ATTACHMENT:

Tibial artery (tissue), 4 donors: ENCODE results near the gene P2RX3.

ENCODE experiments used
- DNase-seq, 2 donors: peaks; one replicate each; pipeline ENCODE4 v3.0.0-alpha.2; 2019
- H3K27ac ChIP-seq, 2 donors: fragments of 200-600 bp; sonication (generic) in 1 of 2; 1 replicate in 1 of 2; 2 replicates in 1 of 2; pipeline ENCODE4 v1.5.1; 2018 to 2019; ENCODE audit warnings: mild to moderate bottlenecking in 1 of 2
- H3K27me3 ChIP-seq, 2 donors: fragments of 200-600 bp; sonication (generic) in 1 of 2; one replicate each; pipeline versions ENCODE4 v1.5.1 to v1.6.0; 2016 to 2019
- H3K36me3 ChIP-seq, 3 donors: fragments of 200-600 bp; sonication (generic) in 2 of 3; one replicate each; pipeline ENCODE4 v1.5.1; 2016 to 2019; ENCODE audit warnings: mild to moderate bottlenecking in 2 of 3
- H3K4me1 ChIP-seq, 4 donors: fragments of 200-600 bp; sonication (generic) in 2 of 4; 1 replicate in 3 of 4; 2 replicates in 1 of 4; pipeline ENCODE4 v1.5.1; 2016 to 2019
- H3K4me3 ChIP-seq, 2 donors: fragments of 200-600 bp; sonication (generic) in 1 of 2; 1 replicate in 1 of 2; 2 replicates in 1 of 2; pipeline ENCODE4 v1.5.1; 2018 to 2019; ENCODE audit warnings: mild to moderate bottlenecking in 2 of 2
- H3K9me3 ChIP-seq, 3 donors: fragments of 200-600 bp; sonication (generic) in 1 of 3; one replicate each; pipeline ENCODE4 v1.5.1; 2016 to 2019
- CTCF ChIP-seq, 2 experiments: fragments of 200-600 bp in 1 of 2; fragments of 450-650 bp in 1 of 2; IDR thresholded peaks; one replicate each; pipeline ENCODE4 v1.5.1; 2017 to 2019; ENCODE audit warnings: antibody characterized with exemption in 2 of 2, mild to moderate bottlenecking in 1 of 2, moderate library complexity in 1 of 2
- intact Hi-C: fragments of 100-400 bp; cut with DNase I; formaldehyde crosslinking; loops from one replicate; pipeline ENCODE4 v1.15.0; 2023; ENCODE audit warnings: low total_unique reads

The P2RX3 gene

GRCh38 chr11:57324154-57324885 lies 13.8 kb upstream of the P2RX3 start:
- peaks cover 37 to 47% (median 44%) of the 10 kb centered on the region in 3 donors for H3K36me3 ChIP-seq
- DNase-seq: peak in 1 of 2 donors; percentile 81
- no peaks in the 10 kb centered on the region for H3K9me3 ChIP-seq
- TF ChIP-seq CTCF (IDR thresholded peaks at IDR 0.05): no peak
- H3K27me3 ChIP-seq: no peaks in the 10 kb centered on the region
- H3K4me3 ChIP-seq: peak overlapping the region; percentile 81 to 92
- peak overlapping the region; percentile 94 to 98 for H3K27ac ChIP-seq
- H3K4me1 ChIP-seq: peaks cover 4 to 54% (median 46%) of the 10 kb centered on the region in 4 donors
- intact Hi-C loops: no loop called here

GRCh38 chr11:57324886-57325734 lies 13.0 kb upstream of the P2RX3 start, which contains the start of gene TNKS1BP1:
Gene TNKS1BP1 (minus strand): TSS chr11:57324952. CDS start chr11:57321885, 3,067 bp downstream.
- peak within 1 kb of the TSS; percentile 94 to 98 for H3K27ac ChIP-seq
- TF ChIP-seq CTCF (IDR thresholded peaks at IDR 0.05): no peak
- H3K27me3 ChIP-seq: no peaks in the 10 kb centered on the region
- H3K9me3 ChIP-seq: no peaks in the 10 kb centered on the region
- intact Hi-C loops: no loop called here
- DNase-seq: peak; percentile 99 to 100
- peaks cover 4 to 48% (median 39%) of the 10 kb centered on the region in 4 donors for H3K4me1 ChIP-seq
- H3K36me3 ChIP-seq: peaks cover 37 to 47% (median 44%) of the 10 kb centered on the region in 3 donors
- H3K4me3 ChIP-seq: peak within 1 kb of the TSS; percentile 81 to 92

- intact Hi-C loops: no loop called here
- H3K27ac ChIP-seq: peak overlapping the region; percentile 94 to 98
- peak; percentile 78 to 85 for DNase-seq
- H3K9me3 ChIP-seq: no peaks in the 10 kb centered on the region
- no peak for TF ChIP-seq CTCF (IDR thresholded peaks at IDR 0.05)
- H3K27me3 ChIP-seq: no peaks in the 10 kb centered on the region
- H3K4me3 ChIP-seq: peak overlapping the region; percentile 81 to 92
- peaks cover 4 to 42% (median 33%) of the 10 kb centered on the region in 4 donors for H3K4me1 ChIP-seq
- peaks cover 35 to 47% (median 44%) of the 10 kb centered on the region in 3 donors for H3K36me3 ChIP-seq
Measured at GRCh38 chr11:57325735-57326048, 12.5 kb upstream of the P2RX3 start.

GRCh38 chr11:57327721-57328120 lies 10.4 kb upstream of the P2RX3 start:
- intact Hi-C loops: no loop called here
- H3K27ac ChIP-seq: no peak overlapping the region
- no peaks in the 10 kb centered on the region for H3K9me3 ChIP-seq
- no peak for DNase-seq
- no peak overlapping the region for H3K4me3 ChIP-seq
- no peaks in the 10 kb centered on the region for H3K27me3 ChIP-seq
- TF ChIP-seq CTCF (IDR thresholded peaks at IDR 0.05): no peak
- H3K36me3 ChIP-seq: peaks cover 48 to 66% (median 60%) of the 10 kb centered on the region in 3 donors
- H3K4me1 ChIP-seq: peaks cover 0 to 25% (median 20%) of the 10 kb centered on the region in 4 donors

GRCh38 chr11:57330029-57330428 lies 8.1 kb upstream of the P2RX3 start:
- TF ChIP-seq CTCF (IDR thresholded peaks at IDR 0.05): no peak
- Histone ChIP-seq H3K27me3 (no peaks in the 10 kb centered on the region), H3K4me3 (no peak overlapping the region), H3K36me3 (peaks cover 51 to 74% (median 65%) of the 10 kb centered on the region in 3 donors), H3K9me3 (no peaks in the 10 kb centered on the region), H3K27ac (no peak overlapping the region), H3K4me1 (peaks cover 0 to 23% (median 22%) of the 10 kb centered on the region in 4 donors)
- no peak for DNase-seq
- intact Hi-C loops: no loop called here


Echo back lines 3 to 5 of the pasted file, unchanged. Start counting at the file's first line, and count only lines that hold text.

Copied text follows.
- DNase-seq, 2 donors: peaks; one replicate each; pipeline ENCODE4 v3.0.0-alpha.2; 2019
- H3K27ac ChIP-seq, 2 donors: fragments of 200-600 bp; sonication (generic) in 1 of 2; 1 replicate in 1 of 2; 2 replicates in 1 of 2; pipeline ENCODE4 v1.5.1; 2018 to 2019; ENCODE audit warnings: mild to moderate bottlenecking in 1 of 2
- H3K27me3 ChIP-seq, 2 donors: fragments of 200-600 bp; sonication (generic) in 1 of 2; one replicate each; pipeline versions ENCODE4 v1.5.1 to v1.6.0; 2016 to 2019